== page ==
CMU looks into the case of spray-painted chickens

Woman now caring for 9 hens says they were treated cruelly

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Just how did farm chickens end up inside campus buildings at Carnegie Mellon University last weekend? And who decided to paint them?

The university isn't saying much.

But Beth McMaster, a wildlife rehabilitator in Butler County who is caring for the birds, two of whom are sick, said it strikes her as a case of animal cruelty. She said the school owes the public an accounting of what happened and should punish whoever is responsible.

Ms. McMaster has nine hens that were removed from the campus beginning on Saturday, a number of them streaked with what she described as an oil-based spray paint.

One of the birds "is painted pink on her chest. There's one with purple on her back," she said. "There's another with yellow on her. One little hen has it on her back and face."

It appeared they had not eaten in nearly a week and two have a respiratory problem, she said. It's not possible to safely remove the paint, she added, so it will stay until the birds molt their feathers and "hopefully none of it will flake off into their mouth."

"It's toxic to them," she said.

Casey Brown, a volunteer who said she brought the chickens to the farm after being called to campus, said the bird painted in pink was loose on Saturday inside the University Center, the school's student center. Another one painted silver was found on a racquetball court. She said others were found on Sunday in the vicinity of fraternity houses near the corner of Forbes and Morewood avenues.

Carnegie Mellon said one of the hens was in the University Center but gave no specifics and would not say if fraternity involvement is suspected. After inquiries from the Post-Gazette over two days, the university released the following statement late Tuesday:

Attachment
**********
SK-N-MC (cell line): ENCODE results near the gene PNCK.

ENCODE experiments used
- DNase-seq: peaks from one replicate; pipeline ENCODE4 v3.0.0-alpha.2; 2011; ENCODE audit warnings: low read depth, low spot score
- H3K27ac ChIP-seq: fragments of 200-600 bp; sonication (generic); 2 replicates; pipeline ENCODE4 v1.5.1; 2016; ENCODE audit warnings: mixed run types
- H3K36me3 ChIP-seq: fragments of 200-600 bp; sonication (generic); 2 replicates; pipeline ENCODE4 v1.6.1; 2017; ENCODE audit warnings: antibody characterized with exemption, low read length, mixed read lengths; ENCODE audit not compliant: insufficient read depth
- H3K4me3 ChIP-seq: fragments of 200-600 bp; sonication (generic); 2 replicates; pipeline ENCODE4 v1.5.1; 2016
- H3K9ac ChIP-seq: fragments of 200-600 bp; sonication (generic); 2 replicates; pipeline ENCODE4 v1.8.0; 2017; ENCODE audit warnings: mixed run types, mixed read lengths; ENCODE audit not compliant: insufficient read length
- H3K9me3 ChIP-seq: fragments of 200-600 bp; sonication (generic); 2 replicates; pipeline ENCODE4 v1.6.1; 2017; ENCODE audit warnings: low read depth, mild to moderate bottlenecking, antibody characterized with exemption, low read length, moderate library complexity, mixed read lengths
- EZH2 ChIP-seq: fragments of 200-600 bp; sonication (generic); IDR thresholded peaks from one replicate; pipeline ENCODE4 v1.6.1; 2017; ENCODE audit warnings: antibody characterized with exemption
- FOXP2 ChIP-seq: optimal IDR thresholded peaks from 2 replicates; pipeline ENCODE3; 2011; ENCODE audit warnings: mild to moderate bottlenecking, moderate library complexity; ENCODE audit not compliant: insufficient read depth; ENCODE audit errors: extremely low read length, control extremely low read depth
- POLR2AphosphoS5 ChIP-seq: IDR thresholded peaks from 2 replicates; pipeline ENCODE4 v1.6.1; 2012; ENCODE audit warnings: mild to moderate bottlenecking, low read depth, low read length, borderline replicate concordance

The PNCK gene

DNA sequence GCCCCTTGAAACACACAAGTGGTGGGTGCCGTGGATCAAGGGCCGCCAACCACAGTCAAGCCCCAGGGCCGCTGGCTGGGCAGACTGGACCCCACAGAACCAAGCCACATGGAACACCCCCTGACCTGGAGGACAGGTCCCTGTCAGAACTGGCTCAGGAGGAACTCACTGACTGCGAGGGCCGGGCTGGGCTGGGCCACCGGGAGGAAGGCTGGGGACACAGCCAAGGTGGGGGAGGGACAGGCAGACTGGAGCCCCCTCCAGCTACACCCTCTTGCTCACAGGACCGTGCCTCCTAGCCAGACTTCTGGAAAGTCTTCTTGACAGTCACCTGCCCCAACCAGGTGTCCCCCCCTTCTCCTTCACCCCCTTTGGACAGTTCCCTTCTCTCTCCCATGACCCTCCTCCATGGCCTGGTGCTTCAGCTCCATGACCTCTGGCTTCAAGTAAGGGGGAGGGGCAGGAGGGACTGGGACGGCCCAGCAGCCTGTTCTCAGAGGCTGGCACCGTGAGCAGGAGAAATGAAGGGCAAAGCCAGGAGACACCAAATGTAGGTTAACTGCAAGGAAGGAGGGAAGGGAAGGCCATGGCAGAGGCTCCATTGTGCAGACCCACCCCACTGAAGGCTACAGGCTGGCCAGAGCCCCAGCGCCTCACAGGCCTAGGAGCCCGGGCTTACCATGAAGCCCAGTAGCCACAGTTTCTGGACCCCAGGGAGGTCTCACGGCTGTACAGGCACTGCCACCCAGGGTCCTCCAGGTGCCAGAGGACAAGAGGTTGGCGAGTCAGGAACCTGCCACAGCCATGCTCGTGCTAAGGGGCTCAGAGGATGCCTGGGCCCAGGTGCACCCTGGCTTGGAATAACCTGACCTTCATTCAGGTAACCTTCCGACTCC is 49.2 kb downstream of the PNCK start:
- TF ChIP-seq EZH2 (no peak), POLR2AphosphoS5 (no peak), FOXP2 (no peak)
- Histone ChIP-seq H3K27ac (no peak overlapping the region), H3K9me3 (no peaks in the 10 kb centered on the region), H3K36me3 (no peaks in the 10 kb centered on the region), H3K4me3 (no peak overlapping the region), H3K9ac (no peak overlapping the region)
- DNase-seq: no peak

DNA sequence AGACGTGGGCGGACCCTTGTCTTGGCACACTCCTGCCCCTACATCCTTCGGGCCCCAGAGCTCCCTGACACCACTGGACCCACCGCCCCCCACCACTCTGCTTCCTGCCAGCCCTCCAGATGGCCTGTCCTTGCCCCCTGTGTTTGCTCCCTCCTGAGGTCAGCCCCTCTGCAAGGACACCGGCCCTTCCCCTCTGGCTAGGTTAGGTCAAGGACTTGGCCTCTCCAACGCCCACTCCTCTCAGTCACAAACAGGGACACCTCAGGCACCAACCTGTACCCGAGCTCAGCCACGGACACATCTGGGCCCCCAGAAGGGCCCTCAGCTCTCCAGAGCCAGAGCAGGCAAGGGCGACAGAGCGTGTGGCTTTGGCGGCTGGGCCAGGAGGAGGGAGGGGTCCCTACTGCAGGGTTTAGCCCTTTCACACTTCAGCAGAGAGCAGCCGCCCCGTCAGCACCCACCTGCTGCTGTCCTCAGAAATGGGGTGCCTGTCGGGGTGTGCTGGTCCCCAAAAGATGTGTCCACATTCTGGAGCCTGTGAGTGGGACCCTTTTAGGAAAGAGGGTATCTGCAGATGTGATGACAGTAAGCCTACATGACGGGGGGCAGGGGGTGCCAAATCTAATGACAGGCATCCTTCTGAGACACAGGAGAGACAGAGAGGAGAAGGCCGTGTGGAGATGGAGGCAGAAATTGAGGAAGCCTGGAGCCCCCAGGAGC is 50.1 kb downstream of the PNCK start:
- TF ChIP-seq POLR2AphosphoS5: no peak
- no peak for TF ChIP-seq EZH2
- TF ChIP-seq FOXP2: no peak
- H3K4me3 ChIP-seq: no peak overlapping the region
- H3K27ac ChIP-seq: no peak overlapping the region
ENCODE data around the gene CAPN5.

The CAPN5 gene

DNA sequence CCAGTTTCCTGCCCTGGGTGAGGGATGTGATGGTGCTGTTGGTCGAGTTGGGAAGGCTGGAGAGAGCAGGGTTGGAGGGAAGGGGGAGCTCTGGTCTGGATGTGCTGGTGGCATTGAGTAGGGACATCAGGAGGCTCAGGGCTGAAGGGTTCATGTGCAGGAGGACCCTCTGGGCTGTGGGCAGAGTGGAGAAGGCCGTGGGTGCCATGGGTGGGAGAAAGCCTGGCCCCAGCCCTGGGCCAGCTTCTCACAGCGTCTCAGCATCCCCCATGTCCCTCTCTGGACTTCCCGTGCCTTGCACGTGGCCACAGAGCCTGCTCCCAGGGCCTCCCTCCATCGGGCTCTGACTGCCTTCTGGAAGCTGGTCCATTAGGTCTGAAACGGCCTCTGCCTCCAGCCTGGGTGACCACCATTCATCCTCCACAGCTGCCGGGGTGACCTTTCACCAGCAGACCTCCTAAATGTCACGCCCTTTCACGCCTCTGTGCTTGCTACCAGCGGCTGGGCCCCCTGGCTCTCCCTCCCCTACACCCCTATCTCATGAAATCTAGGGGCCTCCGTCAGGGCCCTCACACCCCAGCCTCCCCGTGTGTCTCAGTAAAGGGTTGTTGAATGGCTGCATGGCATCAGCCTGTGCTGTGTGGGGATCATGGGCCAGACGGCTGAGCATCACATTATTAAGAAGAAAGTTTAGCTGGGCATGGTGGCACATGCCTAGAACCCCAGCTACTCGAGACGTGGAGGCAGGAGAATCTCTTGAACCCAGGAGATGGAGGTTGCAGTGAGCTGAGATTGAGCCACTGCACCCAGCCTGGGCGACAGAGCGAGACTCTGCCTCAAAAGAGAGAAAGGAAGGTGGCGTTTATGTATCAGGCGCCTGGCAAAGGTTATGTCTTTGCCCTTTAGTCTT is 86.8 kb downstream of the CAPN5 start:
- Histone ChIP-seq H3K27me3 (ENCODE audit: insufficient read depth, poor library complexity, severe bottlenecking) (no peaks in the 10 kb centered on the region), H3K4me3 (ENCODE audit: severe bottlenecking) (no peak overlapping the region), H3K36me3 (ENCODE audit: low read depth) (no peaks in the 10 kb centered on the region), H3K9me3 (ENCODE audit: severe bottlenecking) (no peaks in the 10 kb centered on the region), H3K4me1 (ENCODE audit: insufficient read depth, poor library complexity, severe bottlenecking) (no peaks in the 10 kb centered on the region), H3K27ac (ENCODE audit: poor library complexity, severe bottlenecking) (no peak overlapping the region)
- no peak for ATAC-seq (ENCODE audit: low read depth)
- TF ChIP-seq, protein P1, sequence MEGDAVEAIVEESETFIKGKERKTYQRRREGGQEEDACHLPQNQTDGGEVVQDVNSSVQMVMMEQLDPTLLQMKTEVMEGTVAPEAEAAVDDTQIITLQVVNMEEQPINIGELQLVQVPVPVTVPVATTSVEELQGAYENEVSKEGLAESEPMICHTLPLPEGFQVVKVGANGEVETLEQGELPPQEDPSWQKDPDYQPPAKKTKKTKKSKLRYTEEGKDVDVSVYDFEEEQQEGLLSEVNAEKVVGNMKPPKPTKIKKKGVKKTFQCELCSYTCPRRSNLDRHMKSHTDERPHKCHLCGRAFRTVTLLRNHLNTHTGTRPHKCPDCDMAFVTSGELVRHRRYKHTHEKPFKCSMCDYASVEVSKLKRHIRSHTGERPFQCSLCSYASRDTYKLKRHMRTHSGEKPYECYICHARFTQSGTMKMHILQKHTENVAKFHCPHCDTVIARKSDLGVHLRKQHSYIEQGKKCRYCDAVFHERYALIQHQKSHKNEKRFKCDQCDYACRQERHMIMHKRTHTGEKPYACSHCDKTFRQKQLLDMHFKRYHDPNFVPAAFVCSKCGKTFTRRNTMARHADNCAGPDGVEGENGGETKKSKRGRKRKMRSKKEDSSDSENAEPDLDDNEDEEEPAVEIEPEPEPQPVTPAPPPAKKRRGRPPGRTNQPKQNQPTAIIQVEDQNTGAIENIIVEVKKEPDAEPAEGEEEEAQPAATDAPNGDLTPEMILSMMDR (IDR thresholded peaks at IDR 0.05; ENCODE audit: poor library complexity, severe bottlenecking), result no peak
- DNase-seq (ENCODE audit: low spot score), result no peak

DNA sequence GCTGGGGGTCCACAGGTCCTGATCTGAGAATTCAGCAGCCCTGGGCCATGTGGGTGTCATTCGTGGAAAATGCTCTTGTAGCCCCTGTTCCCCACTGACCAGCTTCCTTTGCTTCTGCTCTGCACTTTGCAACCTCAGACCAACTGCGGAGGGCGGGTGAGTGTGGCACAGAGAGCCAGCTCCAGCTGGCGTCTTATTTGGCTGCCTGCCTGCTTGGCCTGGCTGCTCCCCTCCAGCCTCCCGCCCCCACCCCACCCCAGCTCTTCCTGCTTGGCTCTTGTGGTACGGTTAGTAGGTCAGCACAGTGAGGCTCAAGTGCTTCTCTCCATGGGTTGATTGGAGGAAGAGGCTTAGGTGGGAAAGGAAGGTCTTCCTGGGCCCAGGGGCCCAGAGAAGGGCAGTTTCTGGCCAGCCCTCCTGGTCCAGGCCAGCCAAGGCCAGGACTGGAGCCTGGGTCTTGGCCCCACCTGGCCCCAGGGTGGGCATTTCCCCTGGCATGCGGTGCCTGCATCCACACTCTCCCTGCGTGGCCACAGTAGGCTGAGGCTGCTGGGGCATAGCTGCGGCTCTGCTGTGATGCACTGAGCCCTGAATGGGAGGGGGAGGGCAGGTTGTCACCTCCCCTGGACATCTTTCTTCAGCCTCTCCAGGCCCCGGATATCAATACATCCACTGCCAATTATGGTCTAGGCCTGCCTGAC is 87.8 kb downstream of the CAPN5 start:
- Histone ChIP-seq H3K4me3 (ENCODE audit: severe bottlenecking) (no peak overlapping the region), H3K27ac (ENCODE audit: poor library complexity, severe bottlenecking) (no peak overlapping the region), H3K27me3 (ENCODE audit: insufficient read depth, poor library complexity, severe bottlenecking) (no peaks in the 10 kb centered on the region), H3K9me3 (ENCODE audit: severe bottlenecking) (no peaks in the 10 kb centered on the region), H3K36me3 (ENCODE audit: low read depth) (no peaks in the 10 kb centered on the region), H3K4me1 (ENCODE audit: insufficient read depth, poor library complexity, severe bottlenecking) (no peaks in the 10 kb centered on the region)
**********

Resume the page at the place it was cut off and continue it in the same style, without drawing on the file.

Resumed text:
"Carnegie Mellon University campus affairs staff members are gathering the facts to understand what happened on Saturday, when farm chickens were found in campus buildings. Our students are fully cooperating with the university to gather details during this internal process. If disciplinary action is warranted, it will be handled through the normal internal judicial process."

Ms. Brown said university police were present when she arrived to pick up the birds. Tom Ogden Jr., university police chief, confirmed his department was involved but gave no specifics.

Student leaders of the Interfraternity Council could not be reached. Officials at Carnegie Mellon provided no additional comment Wednesday.

It's unclear if potential mistreatment of animals is part of the university's fact-finding. Chief Ogden and campus spokesman Ken Walters said that as of Tuesday afternoon, the university had no knowledge of the birds being painted or any indication of abuse, though the chief indicated he is aware Ms. McMaster has the animals.

Ms. McMaster said that as of Wednesday evening, no one from the university had contacted her about the animals, which surprised her.

"I would think if they're serious about this and they want to get to the bottom of it, somebody would have called to inquire about how they're doing," she said.

"Do they want to keep these things quiet? Is it routine for a college to hide crime? I mean, I think it's a crime," she said. "I'd love to see this go public, because this ... shouldn't be tolerated at these schools or anywhere else."

Mr. Walters issued a follow-up statement Tuesday night that said the act of university police arranging for the birds to be taken to a shelter "does not indicate that there was criminal activity. It is a normal function of many campus police departments to provide transportation."

Bill Schackner: or 412-263-1977. First Published March 18, 2010 4:00 AM


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